Málaga is the coastal city of fresh fried fish and seafood and the home of Picasso. Cheerful and inviting, it rises at the shore of the Mediterranean sea's blue waters, bathed by a warm and intense Andalusian sun.
Currently, it is the major tourist power in Andalusia, it preserves all its ancestral roots, past and present, never losing its most prominent feature: being a warm, homely and welcoming city. Málaga is bathed by the Mediterranean sea and surrounded by its hills and forests, it is a city where winter practically does not exist.
In recent years, Málaga has grown and changed a lot, visitors are now not only attracted by its wonderful beaches and white towns, but also by the wide range of museums that the city offers, such as the Russian museum, Thyssen museum, Picasso museum, the Pompidou Centre, the Málaga museum, etc. The fact that you can find most of the city’s cultural offerings in the historic centre is an additional attractive aspect of it. This makes Málaga, with its now pedestrianised historic centre, even more beautiful.
Visitors can enjoy a wide range of gastronomic options in the city, from “pescaíto frito” – or fresh fried fish, a most typical Málaga dish, with whitebait, mackerel, red mullet, etc. to bay prawns or the exquisite langoustines. Other typical dishes from Málaga include gazpachuelo (a fish and egg soup), ajoblanco (a cold garlic and almond soup) and Malagueña salad (a cod, potato and orange salad), although there is a wide array of options. Since Málaga is a very open and cosmopolitan city you will find it easy to find places which specialise in cuisine from almost any other country in the world. In inland towns the cuisine is adapted to its surroundings, so here you will be able to enjoy choto al ajillo (garlic fried calf meat), chivo frito (fried goat meat), hare meat, etc. All of this is complemented by the delightful local wines, made from Muscatel and Pedro Ximénez grapes.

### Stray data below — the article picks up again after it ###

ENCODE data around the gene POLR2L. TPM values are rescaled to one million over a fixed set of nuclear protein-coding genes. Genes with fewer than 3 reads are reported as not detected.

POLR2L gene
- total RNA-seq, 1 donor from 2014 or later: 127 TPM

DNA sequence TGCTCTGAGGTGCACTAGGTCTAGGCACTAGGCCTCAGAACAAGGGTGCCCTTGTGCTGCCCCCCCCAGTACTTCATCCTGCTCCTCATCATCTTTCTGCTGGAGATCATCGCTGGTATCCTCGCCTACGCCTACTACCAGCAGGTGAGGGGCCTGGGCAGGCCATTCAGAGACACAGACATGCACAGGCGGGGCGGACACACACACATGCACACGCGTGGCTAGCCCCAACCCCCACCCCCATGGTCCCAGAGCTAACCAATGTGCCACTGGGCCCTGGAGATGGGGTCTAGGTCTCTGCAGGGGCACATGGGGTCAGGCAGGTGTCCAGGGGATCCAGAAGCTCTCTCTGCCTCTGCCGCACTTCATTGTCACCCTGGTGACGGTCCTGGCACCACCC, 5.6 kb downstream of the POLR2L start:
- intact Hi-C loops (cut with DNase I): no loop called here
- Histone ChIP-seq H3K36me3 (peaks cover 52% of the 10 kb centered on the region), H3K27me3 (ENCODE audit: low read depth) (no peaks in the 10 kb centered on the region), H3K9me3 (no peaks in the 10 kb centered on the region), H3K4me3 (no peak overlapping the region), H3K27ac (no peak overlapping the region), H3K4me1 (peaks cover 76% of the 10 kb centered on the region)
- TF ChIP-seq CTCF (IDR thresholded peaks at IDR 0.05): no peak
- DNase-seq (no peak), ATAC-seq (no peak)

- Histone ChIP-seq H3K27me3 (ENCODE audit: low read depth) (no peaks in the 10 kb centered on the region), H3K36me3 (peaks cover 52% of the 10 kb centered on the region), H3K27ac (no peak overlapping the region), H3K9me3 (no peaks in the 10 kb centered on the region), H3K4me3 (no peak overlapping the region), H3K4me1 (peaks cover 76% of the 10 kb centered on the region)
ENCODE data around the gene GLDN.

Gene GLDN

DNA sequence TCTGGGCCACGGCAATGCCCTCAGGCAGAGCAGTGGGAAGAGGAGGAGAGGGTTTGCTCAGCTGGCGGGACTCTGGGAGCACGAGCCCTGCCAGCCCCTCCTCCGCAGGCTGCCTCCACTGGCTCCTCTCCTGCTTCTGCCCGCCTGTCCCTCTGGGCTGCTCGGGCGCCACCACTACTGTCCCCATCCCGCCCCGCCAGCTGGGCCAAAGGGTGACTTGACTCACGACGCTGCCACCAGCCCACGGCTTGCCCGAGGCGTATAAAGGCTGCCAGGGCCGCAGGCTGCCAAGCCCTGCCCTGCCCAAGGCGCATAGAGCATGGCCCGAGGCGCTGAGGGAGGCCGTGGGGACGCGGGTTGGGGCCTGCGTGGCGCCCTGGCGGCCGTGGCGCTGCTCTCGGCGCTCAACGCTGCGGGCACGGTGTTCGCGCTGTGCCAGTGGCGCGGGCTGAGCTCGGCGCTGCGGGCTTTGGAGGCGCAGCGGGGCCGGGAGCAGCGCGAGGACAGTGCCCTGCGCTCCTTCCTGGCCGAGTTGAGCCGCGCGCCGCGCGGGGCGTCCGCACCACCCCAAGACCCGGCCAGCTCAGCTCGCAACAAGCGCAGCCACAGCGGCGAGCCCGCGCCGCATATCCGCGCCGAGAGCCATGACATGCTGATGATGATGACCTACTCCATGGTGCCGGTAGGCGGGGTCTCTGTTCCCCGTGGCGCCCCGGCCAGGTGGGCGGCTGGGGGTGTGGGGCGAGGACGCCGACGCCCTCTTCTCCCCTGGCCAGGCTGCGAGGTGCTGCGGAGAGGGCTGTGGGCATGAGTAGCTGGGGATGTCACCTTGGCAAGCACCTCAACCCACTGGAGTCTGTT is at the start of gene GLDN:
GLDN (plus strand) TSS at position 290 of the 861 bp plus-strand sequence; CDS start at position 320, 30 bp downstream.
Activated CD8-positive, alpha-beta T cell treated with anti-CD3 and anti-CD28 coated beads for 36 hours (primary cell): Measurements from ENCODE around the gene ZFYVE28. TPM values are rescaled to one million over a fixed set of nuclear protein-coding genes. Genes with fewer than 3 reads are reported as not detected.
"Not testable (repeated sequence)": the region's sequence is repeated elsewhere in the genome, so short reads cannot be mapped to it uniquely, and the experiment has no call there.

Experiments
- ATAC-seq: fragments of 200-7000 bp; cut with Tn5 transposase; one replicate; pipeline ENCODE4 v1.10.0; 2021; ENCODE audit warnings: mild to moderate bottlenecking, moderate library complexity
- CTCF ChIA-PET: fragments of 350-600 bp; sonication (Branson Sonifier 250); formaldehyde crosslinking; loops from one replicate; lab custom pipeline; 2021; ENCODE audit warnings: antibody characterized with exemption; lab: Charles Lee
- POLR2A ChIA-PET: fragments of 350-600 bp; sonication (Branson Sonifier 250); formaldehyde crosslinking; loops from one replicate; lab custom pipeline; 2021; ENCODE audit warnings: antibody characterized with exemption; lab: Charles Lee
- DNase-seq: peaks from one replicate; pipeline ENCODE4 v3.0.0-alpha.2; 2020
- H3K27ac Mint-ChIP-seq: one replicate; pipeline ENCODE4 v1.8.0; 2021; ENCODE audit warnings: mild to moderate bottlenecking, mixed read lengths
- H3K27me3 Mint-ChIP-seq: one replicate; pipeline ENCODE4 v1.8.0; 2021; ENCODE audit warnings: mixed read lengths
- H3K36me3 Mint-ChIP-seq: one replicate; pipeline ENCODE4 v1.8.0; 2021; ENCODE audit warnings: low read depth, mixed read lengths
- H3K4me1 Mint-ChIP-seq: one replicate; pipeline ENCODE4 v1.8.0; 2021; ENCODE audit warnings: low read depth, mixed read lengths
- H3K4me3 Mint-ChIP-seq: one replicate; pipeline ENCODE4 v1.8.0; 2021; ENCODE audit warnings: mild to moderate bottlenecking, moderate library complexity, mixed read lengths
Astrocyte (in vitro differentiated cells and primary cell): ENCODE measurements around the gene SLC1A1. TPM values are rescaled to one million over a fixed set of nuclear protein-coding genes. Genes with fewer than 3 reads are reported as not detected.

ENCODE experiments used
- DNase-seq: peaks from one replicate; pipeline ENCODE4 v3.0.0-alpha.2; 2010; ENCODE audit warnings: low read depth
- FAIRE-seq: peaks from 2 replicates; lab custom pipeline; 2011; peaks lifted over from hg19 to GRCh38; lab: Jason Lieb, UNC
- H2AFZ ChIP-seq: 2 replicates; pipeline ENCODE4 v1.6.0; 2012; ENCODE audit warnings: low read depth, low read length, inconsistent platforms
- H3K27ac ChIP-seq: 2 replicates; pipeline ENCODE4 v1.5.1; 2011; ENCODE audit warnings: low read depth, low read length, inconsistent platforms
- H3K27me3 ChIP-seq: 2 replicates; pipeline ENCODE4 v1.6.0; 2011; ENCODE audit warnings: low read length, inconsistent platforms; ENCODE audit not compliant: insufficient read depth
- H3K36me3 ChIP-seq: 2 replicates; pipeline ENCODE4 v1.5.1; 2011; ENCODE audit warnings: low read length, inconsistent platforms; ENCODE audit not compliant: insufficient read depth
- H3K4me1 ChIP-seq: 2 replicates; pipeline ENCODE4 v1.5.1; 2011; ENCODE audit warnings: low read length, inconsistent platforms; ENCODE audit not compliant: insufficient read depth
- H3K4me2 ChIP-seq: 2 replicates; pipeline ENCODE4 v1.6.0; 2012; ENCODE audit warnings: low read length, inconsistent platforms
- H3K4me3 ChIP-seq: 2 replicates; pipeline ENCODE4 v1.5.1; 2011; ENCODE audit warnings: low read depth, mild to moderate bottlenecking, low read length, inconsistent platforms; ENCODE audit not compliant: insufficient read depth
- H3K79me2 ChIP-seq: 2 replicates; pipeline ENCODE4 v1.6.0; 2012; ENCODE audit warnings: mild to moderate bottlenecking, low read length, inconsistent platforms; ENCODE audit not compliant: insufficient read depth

Don’t miss any of the region’s lovely spots!